• 10% of farms in SW MN were >1,000 acres in 2007.
  • Almost half of farms in SW MN reported sales over $100k in 2007.
  • 15% of farms in SW MN had >$500k sales in 2007.
  • Average farm in SW MN realized ~$280,000 for Production, ~$211,000 Expenses in 2007.
  • ¾ of all Americans use the Internet; 2/3 of farms in SW MN.


(Trying out loading a PowerPoint presentation into WordPress.)

Market Value of Ag Production

SW MN Market Value of Production Per Farm 2007

Agriculture is naturally a risky business.  Americans have chosen to hedge some of that risk through federal farm programs to ensure a reliable supply of food and ag products.  If you can’t eat, the rest doesn’t much matter.

The President’s first budget released last week has received a bit of press for changes to U.S. Department of Agriculture (USDA) programs previously agreed to as part of last year’s farm bill.  Specifically, BHO proposed to cut off direct payments to commodity growers with sales over $500,000, as well as other reductions in subsidies and promotions.  This could affect over 6,400 farms in Minnesota alone.

Now, I’m generally all in favor of cutting federal spending.  In this case, I’m not sure the proposal is any better than the system in place.

You might think, “Well, anybody pulling in half-a-million a year doesn’t need a handout” and I would be inclined to agree.  However, this is bad math.  That $500k is a gross figure, as I understand it.  Looking at the US Census of Agriculture for 2007, an average farm in Southwest Minnesota would have realized about $282,000 for the market value of the production of crops and livestock, and about $211,000 in production expenses.  That leaves about $70,000 net to support a family, plus typically cash income for off-farm work in many families if only for health insurance.  Not bad in a rural community if I’m doing my math right, and (with economies of scale) double that figure shouldn’t have any need for subsidies.

Unfortunately, life is more complicated than that.  Many farm operations are partnerships supporting multiple generations.  Many farms have hired help—young guys and gals in school or just starting out, or immigrants working the fields and herds.  So start divying that number into smaller and smaller chunks and see how far that goes?  Even so, that number is also a calculated average (that given my grades in statistics class I hesitate to even publish).  This sort of muddled mandate seems likely to push family operations apart to meet some bureaucrat’s unilateral limit rather than create the type of partnerships to be most competitive in a changing economy.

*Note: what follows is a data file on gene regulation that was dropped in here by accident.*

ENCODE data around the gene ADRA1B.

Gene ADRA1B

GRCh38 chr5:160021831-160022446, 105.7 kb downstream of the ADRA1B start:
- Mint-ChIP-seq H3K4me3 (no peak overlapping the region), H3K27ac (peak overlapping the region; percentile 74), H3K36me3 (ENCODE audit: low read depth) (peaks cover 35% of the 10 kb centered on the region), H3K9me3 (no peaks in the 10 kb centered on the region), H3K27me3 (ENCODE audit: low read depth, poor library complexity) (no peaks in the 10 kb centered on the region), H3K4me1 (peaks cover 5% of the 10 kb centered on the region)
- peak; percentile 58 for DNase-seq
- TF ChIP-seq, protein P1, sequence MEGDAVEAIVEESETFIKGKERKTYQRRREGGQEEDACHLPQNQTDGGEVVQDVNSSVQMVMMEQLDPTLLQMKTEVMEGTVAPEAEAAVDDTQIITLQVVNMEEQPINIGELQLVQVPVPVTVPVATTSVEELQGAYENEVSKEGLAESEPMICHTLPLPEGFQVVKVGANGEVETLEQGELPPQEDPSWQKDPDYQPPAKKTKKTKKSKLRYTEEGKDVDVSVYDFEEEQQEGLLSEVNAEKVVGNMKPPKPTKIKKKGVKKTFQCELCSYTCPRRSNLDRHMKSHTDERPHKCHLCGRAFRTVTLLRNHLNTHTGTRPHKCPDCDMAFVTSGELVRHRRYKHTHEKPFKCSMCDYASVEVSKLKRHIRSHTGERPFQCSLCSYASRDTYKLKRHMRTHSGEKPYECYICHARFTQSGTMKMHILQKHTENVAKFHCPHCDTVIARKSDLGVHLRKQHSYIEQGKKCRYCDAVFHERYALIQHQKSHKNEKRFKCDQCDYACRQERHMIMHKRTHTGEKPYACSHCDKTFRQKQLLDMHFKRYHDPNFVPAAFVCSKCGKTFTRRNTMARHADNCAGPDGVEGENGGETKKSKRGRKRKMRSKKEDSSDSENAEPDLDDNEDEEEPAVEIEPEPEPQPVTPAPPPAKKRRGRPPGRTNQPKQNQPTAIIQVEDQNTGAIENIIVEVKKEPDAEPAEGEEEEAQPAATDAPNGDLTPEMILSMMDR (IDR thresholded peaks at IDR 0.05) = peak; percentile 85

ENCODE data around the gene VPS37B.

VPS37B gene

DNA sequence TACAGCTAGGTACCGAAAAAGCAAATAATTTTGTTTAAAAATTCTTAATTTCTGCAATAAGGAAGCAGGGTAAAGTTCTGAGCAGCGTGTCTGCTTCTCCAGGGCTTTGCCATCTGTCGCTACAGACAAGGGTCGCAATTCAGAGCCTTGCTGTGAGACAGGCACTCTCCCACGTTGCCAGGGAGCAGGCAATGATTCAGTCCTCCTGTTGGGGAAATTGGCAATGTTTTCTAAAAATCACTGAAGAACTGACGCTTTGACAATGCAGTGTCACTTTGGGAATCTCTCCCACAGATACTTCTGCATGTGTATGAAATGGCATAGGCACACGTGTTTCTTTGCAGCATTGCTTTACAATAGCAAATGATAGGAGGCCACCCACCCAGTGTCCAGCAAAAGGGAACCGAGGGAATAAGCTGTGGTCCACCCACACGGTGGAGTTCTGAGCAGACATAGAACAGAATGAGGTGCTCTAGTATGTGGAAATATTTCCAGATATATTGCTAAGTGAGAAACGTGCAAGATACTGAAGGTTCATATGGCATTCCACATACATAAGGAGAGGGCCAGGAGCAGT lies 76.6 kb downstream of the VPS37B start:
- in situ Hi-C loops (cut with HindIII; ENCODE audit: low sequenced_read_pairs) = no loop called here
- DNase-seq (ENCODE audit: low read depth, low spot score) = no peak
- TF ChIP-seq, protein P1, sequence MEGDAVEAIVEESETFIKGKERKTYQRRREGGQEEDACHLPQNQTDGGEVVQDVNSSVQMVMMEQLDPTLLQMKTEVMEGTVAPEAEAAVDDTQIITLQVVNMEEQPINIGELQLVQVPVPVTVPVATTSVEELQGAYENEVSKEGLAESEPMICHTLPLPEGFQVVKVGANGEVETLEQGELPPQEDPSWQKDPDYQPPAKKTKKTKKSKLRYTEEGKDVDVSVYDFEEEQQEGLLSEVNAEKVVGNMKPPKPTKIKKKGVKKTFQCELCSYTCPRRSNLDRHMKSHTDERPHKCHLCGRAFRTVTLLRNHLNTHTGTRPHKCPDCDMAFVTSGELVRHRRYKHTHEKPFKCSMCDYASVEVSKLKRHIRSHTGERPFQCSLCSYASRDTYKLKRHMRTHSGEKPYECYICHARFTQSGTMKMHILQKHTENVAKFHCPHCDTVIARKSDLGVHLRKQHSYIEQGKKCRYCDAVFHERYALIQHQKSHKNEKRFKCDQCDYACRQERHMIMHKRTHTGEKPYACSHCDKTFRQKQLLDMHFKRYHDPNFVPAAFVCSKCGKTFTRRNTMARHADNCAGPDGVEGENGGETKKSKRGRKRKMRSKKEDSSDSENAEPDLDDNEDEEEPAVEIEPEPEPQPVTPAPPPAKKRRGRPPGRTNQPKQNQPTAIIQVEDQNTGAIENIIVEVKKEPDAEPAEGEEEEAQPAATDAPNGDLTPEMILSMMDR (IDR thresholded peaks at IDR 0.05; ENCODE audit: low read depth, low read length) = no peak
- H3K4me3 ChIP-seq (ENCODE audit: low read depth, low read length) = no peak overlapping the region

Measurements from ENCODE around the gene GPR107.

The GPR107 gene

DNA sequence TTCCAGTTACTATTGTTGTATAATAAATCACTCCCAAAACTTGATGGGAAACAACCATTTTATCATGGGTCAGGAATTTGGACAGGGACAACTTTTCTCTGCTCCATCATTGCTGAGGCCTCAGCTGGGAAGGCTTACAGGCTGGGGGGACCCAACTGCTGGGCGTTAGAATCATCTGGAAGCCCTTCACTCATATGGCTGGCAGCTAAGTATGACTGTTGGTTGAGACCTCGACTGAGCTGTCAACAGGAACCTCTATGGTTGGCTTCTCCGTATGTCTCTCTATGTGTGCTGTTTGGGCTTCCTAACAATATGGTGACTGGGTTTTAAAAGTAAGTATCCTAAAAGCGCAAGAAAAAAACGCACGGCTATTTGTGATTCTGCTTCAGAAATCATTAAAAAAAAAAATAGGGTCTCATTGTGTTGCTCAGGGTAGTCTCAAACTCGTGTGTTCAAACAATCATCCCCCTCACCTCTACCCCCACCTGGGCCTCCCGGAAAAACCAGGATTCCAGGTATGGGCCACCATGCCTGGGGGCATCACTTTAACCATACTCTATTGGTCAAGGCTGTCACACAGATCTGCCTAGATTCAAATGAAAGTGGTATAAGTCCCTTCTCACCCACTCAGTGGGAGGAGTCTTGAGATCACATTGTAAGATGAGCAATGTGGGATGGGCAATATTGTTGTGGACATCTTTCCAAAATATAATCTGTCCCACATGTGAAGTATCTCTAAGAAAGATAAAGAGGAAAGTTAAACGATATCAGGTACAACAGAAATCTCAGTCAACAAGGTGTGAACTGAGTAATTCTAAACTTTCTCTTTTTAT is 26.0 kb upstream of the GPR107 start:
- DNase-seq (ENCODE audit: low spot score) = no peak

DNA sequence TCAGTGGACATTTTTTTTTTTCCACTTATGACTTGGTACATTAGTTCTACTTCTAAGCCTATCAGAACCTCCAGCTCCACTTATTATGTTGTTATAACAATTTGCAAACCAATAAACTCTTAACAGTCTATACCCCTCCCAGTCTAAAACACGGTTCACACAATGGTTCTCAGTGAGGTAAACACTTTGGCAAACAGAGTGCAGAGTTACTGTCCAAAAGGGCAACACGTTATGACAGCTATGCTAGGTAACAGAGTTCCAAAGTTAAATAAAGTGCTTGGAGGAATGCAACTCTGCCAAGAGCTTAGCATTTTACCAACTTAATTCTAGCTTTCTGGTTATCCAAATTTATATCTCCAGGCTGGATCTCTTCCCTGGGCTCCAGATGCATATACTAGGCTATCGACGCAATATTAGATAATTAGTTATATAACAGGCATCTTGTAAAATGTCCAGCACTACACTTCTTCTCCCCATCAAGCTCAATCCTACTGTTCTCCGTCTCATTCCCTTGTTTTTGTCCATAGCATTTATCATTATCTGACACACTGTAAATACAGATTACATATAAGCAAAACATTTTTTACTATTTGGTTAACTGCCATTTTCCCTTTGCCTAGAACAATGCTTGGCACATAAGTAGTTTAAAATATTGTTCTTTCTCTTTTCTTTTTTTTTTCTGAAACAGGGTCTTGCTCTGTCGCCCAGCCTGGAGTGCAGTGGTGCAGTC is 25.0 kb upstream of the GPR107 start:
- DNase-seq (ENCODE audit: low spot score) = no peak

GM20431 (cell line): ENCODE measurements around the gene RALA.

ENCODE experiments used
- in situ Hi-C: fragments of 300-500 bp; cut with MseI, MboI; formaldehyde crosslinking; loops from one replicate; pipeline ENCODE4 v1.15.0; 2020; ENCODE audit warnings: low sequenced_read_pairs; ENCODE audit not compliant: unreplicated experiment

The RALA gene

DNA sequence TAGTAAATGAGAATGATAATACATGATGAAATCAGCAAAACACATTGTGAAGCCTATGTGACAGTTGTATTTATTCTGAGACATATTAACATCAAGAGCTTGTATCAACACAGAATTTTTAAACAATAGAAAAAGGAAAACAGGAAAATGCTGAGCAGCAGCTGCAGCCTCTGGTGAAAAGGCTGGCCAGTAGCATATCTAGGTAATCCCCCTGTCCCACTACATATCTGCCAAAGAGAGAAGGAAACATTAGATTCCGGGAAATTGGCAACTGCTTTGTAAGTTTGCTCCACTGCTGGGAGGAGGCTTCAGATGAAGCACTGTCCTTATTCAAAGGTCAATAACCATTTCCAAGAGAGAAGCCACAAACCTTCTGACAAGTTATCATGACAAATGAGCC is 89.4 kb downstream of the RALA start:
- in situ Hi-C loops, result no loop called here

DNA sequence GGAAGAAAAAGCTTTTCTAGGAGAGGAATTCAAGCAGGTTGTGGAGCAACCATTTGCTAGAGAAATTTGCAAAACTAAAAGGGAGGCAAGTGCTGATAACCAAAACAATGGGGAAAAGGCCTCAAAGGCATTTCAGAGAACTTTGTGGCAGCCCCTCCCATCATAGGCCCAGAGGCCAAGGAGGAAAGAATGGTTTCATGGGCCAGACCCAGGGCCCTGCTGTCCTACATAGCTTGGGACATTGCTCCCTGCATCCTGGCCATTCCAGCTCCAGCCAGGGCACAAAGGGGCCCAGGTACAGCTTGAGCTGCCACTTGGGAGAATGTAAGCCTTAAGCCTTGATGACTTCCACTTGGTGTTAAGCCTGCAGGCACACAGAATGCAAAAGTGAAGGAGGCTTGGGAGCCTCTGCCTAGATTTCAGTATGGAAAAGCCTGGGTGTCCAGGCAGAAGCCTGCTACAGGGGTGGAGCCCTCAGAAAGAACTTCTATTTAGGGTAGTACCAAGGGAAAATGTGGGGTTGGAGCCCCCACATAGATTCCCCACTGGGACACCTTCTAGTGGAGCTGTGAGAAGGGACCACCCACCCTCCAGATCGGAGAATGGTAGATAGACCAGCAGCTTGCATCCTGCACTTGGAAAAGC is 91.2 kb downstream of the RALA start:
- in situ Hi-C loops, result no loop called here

Lincoln County, Minnesota, is a small county by population and acreage, with more what and less higher-margin corn.  In 2007, the 784 farms in Lincoln County calculated out with the lowest margin between sales and market value of production, below a state-wide average ~$35,000.  Yet there were still 77 operations with over $500,000 in sales in the County that year.

Like much of life, some enterprises do well and others not so well.  Agricultural assistance is intended to insulate the profession of farming on the “not so well” years so we have food at the grocery.  Is the system perfect?  Oh heck, no.  Nickel-and-dime hacks won’t necessarily make it any better and the law of unintended consequenses virtually assures ill-thought changes will make things worse.

SW MN Farm Size Pt II

Source: US Census of Agriculture

There are over 8,000 farms in the nine counties of Region 8 in Southwest Minnesota.  Measured by acreage, the largest cohort of farms in the state is 50-179 acres, while the largest group in our region is 180-499 acres.

Measured by the market value of production, Southwest Minnesota has generally fewer of the very small farms—what the USDA Economic Research Service (ERS) terms Limited Resource or Lifestyle farms with low gross sales and an operater engaged in another primary occupation.  The ERS typology then splits farms where the operator is primarily engaged in farming into those with sales over or under $100,000 a year.  Almost half of farms in Southwest Minnesota reported sales over $100k in 2007.

This profile varies some across the region.  For example, Lincoln County farmers report lower gross sales; in fact, there were more farms with sales below $1,000 than above $100,000.  This is the norm statewide but unique in the region.  Lincoln County grows the most wheat and least corn and soybeans in the region.  Another factor may be that Lincoln County has a large percentage of population of retirement age which may affect returns.  By contrast, almost 25% of farms in Rock County had sales over $500,000 compared to 8% statewide.  Rock County relies most heavily on livestock production in the region. 

I’m sure other aspects come into play with our agricultural economy.  It will be interesting to see what the numbers have yet to say.